What is richness? It is a combination of the breadth and depth of the standards: do they offer enough capability to be able to do everything that modern users might expect and want?

Prior to HTML5, websites that wanted to provide a rich browser experience – for example, games and interactive stock charts – had to rely on browser plugins such as Java, Silverlight, and Flash. On the desktop, these plugins have provided rich browser experiences for years, albeit at the expense of requiring the users to download plugins and developers to adopt proprietary technologies. But on mobile – forget it, they are largely unavailable.

So now we arrive at what HTML5 really means – standardized browser technology has finally caught up with people’s expectations: the user experiences that can be found in traditional desktop applications, typically coded in the “C” language or one of its many offshoots, can be provided in a web browser on any platform, coded with the HTML/CSS/JavaScript trinity. Say bye-bye to browser plugins: except for highly-specialized ones, they’ll be things of the past within a year or two.

The most-important new facets of HTML5 are Canvas and Multimedia. These are the Plugin Killers. Multimedia support is accomplished through the use of two new HTML tags: <video> and <audio>. Of course, you have been able to experience video and audio on the web for years. But the difference is, now it is done through standardized HTML markup, while previously it was managed through heavyweight plugins.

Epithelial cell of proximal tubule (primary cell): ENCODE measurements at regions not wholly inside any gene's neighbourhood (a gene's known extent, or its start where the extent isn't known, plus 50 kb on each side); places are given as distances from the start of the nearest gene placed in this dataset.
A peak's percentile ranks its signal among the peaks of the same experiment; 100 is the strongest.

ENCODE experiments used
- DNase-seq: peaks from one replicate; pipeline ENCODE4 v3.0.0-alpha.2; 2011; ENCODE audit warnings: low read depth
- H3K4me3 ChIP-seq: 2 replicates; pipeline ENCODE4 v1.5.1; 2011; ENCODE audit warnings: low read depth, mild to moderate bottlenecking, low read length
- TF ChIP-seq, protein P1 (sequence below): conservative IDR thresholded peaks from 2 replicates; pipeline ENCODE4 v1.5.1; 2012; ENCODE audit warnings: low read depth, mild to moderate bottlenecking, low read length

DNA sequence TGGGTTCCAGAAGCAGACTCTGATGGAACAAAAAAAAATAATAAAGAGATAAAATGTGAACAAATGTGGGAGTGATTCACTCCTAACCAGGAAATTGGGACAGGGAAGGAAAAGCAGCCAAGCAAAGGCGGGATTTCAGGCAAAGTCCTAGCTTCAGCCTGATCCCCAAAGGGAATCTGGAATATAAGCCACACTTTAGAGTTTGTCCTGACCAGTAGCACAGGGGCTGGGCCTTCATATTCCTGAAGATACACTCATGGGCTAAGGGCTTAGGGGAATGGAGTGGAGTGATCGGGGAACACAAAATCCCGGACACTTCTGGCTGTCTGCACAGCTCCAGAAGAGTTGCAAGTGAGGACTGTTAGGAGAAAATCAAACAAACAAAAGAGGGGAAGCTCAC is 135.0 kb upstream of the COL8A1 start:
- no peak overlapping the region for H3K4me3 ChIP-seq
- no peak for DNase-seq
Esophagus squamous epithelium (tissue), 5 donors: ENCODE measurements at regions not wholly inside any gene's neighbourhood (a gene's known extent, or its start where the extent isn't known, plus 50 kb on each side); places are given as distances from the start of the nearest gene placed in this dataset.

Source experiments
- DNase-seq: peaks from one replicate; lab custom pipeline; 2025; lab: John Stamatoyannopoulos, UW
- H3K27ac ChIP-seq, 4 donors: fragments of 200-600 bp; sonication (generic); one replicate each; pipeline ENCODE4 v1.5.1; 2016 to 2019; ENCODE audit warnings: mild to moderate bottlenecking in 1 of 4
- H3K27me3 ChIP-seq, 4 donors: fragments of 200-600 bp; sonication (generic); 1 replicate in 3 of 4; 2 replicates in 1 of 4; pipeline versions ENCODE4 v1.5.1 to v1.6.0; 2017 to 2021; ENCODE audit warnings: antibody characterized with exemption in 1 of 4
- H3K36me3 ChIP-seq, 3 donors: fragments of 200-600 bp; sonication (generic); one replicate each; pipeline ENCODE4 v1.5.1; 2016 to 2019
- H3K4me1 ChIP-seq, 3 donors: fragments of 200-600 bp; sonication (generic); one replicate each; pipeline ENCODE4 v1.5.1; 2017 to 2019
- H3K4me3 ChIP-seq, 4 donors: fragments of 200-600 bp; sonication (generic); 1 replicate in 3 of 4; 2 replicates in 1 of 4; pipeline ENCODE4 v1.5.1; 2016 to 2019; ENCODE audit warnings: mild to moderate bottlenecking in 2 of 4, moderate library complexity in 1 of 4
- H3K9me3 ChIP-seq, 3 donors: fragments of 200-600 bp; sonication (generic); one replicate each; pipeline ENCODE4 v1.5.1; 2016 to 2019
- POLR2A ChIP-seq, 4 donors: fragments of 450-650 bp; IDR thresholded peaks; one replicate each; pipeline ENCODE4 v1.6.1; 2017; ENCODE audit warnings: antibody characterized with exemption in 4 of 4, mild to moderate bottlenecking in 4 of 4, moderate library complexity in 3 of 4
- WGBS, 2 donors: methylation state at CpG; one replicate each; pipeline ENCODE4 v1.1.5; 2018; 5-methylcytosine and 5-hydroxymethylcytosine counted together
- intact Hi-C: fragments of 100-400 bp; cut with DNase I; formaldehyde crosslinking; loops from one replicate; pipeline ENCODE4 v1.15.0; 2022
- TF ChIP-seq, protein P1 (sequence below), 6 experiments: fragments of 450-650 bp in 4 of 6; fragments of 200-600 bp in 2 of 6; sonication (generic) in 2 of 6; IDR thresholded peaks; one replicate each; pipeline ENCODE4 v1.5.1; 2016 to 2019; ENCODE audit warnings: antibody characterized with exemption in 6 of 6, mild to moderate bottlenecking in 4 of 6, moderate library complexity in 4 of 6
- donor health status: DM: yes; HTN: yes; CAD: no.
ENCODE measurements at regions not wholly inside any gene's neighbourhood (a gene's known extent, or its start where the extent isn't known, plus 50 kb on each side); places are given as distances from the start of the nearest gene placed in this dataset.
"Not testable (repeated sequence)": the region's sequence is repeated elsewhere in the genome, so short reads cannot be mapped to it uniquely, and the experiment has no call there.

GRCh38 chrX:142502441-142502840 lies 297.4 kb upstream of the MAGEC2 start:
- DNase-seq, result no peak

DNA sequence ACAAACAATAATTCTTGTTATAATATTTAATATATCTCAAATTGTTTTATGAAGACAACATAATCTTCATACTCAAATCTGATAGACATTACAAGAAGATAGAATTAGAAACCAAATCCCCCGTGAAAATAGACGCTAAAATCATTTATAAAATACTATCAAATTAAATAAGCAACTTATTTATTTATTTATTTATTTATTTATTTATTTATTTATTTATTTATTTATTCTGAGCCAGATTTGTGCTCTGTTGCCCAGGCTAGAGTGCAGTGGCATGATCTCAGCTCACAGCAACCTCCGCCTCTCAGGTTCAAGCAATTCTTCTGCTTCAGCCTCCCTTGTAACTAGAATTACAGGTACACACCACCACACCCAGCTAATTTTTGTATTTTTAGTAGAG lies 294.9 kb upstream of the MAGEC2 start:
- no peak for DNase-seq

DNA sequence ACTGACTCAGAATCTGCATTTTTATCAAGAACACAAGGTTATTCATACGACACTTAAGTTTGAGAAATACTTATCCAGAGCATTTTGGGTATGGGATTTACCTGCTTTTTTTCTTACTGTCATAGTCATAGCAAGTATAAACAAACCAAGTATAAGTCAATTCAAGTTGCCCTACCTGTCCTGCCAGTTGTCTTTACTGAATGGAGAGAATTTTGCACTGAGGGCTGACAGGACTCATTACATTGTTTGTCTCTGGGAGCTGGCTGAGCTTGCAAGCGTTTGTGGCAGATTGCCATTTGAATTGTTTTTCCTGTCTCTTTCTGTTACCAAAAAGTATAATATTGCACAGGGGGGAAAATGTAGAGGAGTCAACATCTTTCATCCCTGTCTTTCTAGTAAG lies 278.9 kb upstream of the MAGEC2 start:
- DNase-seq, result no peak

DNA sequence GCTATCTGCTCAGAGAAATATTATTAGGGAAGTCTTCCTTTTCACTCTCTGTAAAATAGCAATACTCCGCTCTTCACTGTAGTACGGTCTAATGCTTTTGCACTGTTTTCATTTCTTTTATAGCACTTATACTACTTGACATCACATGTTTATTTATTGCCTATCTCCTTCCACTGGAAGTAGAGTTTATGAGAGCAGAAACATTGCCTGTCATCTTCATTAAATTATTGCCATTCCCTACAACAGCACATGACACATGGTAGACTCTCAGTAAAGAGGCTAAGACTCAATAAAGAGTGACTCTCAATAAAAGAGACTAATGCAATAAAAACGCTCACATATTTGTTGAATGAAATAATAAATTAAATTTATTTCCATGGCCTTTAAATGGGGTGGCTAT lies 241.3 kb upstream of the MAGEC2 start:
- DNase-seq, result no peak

In my opinion, Canvas is the single most important new feature in HTML5. Canvas fills the gap of drawing – of rendering graphics on the web. Of course images have been on the web since forever (well, almost forever: since 1993). But until HTML5 the only images available on the web were static, file-based pictures – e.g. JPG files, like the kind taken by your electronic camera. (Plugins allow drawing, too.) You can’t do effective charting or gaming with static pictures. Now, with Canvas, you can draw images dynamically and you can update the images interactively, depending on what the user does. Check out the Bombermine game as one example.

Thankfully, HTML5 can be much more than games. For decades web developers have striven for the holy grail of being able to create rich application user interfaces in the web browser – applications that look and feel like traditional desktop apps. HTML5 closes the gap between browser capabilities and desktop app capabilities. The gap is not closed completely, but it is narrow enough to facilitate 99% of what we want to do at work. Don’t believe me? Check out Google Docs or Google Sheets.

Other important HTML5 features include geolocation; drag and drop; and websockets (an important browser communication technology). And, believe it or not, with Offline Web Apps your web applications can even run correctly when you’re not connected to the Internet!

As creators of custom software systems, for the Jonah Group it means that we have standardized tools at our disposal, which allow us to create sophisticated custom webappps for our customers. And the time which used to be spent on cross-browser testing can be better spent on building great features instead.

So in short that is what HTML5 is all about: adding the richness that is needed to narrow the browser gaps which were previously filled by the plugins. As the technology becomes more widely used, we will see increasingly sophisticated web pages and web applications. And some really cool games along the way, too, for the off hours.